Change search
CiteExportLink to record
Permanent link

Direct link
Cite
Citation style
  • apa
  • harvard1
  • ieee
  • modern-language-association-8th-edition
  • vancouver
  • Other style
More styles
Language
  • de-DE
  • en-GB
  • en-US
  • fi-FI
  • nn-NO
  • nn-NB
  • sv-SE
  • Other locale
More languages
Output format
  • html
  • text
  • asciidoc
  • rtf
RESPONSES IN MICROBES AND PLANTS TO CHANGED TEMPERATURE, NUTRIENT, AND LIGHT REGIMES IN THE ARCTIC
Responsible organisation
1999 (English)In: Ecology, ISSN 0012-9658, E-ISSN 1939-9170, Vol. 80, no 6, p. 1828-1843Article in journal (Refereed) Published
Abstract [en]

Previous research has shown that experimental perturbations of arctic ecosystems simulating direct and indirect effects of predicted environmental changes have led to strong responses in the plant communities, mostly associated with increased plant nutrient availability. Similarly, changes in decomposition and nutrient mineralization are likely to occur if the soil warms and the soil moisture conditions are altered. Plant and microbial responses have usually been investigated separately, and few, if any, studies have addressed simultaneous responses to environmental changes in plants and soil microorganisms, except in models. We measured simultaneous responses in biomass, nitrogen (N), and phosphorus (P) incorporation in plants and microorganisms after five years of factorial fertilizer addition, air warming, and shading. We expected increased N and P uptake by microorganisms after fertilizer addition and also after warming, due to increases in mineralization rates in warmer soils. Plant productivity and N and P uptake were expected to increase after fertilizer addition but less after warming, because microbes were expected to absorb most of the extra released nutrients. Shading was expected to decrease plant production and also microbial biomass, due to the reduced production of labile carbon (C) in plant root exudates associated with reduced photosynthesis. We found that the plants responded strongly to fertilizer addition by increased biomass accumulation and N and P uptake. They responded less to warming, but more than expected, showing a decline in N and P concentrations in many cases. There were few significant responses to shading. The strongest response was found in combined fertilizer addition and warming treatments. All functional vascular plant groups responded similarly. However, mosses declined under those conditions when vascular plant growth was most pronounced. Contrary to our expectation, microbial C, N, and P did not increase after warming, but microbial N and P increased after shading. As expected, fertilizer addition led to increased microbial P content, whereas microbial N either increased or did not change. In general, microbial C did not change in any treatment. The microbes accumulated extra N and P only when soil inorganic N or P levels increased, suggesting that the soil microorganisms absorbed extra nutrients only in cases of declining N and P sink strength in plants.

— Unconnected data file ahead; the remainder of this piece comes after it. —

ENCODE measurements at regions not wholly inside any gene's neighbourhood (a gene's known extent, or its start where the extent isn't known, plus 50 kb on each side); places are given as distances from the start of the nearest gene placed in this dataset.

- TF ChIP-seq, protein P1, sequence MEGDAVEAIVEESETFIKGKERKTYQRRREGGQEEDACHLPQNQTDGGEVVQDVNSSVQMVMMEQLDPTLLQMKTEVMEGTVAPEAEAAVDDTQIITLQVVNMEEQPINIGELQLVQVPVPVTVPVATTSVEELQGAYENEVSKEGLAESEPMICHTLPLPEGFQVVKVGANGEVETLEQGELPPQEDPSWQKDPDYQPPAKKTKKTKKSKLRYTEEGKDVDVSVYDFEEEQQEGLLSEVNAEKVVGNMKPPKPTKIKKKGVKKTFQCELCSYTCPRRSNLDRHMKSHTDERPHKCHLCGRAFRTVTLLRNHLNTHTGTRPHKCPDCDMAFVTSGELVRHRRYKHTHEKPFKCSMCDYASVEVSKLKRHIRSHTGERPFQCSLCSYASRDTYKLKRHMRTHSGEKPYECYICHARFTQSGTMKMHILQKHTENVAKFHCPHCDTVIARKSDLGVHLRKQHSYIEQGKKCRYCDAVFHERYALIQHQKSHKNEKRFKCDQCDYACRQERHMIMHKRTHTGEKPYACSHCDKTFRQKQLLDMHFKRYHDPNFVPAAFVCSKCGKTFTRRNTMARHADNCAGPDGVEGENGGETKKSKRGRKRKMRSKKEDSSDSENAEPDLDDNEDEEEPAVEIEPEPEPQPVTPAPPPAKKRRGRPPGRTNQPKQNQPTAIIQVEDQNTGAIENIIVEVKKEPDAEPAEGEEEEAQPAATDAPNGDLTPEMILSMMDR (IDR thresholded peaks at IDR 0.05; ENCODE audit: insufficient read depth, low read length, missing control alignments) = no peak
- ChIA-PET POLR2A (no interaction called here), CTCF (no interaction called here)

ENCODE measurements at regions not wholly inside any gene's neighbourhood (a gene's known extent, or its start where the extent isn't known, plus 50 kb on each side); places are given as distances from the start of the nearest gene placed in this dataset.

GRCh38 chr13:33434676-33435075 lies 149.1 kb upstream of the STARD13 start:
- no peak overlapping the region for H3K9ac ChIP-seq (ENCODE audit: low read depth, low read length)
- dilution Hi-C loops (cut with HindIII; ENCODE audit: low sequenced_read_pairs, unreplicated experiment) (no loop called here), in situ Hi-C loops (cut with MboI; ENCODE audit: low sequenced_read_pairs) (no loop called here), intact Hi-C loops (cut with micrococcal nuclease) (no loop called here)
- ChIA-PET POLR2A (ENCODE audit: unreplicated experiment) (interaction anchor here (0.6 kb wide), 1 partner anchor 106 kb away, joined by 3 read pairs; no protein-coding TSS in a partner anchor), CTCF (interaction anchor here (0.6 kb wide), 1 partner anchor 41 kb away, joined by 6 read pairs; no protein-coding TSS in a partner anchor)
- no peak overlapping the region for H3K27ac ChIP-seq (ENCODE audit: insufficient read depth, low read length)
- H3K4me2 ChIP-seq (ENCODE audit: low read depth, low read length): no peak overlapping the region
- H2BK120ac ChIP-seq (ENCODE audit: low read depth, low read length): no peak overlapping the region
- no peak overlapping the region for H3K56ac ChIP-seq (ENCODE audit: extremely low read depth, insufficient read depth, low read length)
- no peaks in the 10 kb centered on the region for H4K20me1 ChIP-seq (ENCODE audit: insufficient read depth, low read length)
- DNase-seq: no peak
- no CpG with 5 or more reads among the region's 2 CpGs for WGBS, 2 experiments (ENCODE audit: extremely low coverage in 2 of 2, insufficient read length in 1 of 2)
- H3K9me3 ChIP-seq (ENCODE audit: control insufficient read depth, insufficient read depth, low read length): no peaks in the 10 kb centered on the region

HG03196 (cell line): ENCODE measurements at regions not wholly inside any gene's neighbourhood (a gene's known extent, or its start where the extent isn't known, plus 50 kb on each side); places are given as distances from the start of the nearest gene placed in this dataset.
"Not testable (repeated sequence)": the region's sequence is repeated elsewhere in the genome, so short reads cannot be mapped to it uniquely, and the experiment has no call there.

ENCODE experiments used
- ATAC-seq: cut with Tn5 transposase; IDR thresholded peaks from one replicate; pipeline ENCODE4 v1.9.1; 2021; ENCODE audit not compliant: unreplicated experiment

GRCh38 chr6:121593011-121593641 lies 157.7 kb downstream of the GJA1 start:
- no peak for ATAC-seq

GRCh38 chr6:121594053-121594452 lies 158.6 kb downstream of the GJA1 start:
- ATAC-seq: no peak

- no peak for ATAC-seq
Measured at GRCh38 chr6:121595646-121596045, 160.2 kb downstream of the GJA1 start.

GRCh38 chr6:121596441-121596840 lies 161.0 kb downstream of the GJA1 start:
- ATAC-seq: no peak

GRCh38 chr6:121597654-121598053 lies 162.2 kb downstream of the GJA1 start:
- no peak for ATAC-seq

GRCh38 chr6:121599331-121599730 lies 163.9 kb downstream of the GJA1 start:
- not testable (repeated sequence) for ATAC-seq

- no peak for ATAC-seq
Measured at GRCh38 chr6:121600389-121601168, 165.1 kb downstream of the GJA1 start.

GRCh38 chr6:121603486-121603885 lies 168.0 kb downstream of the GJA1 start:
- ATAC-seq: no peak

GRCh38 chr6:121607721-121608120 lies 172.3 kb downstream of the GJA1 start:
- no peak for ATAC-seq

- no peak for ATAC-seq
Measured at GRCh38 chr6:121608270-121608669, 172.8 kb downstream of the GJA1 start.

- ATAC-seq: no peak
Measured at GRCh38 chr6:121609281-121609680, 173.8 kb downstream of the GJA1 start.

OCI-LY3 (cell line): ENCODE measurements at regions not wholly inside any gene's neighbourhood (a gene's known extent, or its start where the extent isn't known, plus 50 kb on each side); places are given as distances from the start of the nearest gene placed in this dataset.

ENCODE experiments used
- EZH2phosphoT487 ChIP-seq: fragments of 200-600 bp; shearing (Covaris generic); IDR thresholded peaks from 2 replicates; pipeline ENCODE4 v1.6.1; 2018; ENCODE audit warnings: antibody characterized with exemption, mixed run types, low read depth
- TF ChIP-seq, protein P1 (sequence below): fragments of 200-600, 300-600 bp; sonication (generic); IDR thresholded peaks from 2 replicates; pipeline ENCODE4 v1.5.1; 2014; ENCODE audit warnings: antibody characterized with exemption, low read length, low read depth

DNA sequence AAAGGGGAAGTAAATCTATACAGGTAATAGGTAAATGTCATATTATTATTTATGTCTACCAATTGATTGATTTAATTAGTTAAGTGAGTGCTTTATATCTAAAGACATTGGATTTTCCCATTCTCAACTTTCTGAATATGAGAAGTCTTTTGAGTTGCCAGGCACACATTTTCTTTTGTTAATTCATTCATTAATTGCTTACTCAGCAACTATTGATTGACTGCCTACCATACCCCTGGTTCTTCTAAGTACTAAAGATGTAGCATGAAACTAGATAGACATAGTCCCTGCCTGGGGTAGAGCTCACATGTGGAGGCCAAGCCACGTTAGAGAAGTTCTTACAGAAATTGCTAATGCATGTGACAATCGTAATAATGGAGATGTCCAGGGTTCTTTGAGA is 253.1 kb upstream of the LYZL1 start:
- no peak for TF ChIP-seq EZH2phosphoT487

Place, publisher, year, edition, pages
John Wiley & Sons, Ltd , 1999. Vol. 80, no 6, p. 1828-1843
Keywords [en]
arctic, climate change, ecosystem nutrient uptake, fertilizer addition, field experiment, light attenuation, microbial biomass C, N, and P, nutrient cycling, plant biomass, plant–microbe interactions
National Category
Natural Sciences
Identifiers
URN: urn:nbn:se:polar:diva-7850DOI: 10.1890/0012-9658(1999)080[1828:RIMAPT]2.0.CO;2OAI: oai:DiVA.org:polar-7850DiVA, id: diva2:1282547
Available from: 2019-01-25 Created: 2019-01-25 Last updated: 2019-01-25Bibliographically approved

Open Access in DiVA

No full text in DiVA

Other links

Publisher's full texthttps://doi.org/10.1890/0012-9658(1999)080[1828:RIMAPT]2.0.CO;2
In the same journal
Ecology
Natural Sciences

Search outside of DiVA

GoogleGoogle Scholar

doi
urn-nbn

Altmetric score

doi
urn-nbn
Total: 5 hits
CiteExportLink to record
Permanent link

Direct link
Cite
Citation style
  • apa
  • harvard1
  • ieee
  • modern-language-association-8th-edition
  • vancouver
  • Other style
More styles
Language
  • de-DE
  • en-GB
  • en-US
  • fi-FI
  • nn-NO
  • nn-NB
  • sv-SE
  • Other locale
More languages
Output format
  • html
  • text
  • asciidoc
  • rtf